Thailand's main opposition Pheu Thai party confirms that Paetongtarn Shinawatra, daughter of billionaire ex-premier Thaksin Shinawatra, will be one of its candidates for prime minister in upcoming elections
Thailand's main opposition Pheu Thai party confirms that Paetongtarn Shinawatra, daughter of billionaire ex-premier Thaksin Shinawatra, will be one of its candidates for prime minister in upcoming elections AFP

Thailand's main opposition Pheu Thai party confirmed on Wednesday the daughter of billionaire ex-premier Thaksin Shinawatra as one of its candidates to be prime minister in the kingdom's upcoming election.

Paetongtarn Shinawatra, a 36-year-old with a jet-setting lifestyle and half a million Instagram followers, stands in stark contrast to her establishment rivals, two strait-laced former army chiefs with a combined age of 146.

A sea of Pheu Thai supporters, wearing t-shirts in the party's signature colour red, tramped into a football stadium on the northern edge of Bangkok to see Paetongtarn anointed alongside businessman Srettha Thavisin and party strategist Chaikasem Nitisiri.

Paetongtarn, who has been campaigning energetically despite being eight months pregnant, said she relished the fight.

"It is going to be a challenge but we will go and communicate as much as possible," she told reporters.

The parties for the May 14 vote fall into two broad camps -- those backed by Thailand's military and royalist establishment, and more reformist opposition groups with Pheu Thai at their head.

Chief among the military-friendly candidates are current Prime Minister Prayut Chan-O-Cha, 69, who came to power in a coup in 2014, and 77-year-old ex-general Prawit Wongsuwan of the ruling Palang Pracharath Party.

Pheu Thai is riding high in the polls but may yet be blocked from seizing the top job by the kingdom's constitution, written in 2017 by the then-ruling military junta.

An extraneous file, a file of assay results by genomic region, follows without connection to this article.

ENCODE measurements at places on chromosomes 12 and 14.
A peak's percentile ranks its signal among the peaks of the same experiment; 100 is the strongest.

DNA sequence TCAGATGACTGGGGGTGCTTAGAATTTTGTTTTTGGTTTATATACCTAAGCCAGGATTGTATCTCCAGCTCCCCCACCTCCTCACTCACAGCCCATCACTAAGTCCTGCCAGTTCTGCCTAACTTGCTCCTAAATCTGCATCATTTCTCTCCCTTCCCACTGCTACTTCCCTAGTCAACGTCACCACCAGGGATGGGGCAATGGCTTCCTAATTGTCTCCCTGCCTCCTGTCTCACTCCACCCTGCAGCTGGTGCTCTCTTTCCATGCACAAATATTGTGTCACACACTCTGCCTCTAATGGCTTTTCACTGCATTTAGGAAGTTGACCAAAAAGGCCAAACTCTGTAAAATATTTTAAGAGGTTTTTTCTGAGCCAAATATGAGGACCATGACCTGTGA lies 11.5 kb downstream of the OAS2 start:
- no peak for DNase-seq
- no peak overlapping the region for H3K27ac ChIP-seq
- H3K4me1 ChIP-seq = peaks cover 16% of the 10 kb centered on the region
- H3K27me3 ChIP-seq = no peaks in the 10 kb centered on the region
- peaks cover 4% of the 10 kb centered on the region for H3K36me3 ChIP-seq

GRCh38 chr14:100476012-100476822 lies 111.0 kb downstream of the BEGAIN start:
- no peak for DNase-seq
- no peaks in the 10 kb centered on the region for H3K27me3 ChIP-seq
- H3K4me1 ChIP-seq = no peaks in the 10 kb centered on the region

"Pheu Thai cannot win alone, country and people have to win together. So people should vote for their future with Pheu Thai," Paetongtarn said.

Thaksin, a 73-year-old telecoms tycoon, is one of the most influential and controversial figures in modern Thai history, still loved by his mainly working class and rural supporters but loathed by the country's royalist-military elite.

Ousted as prime minister in a 2006 coup, he lives in Dubai to avoid corruption charges he says are politically motivated.

Paetongtarn is a newcomer to frontline politics but she has energised Thaksin's base.

A constant presence on the campaign trail, she has told crowds her pregnancy would not prevent her from rallying supporters to oust Prayut.

"I am an old face of Pheu Thai, but I think it will be cute to have a woman leader," said 67-year-old Bangkokian Chuthamas Thriwarin.

"People who think pregnant women or mothers can't be leaders are idiots," she said, gesticulating furiously.

Prayut has insisted the kingdom needs an experienced hand but he has struggled to win over voters, leaving him trailing both Pheu Thai and the reformist Move Forward Party.

For many, Paetongtarn does not represent a break with Pheu Thai's traditional policies even despite the talk of young versus old.

"It doesn't matter whether she has management or political experience or not, as long as she represents Pheu Thai party, she represents Thaksin," Chulalongkorn University political analyst Puangthong Pawakapan said.

Paetongtarn's aunt Yingluck, Thailand's first female premier, was dogged throughout her rule by perceptions that she was little more than her brother's stooge and was eventually ousted in 2014.

To avoid a repeat with Paetongtarn, Puangthong said this time the party might use her during the campaign but ultimately push another less controversial candidate as their main choice for leader -- most likely Srettha.

The youngest of Thaksin's three children and educated in Thailand and Britain, Paetongtarn managed the hotel branch of her family's real estate business before stepping into politics.

Her charisma and astute remarks on the campaign trail have taken by surprise many who had written her off as little more than a political adornment.

Supporter Porn Padklong, 70, who took part in the Red Shirt protests decades ago, said he backed Paetongtarn.

"She is the new generation, but she will have a direct line of communication."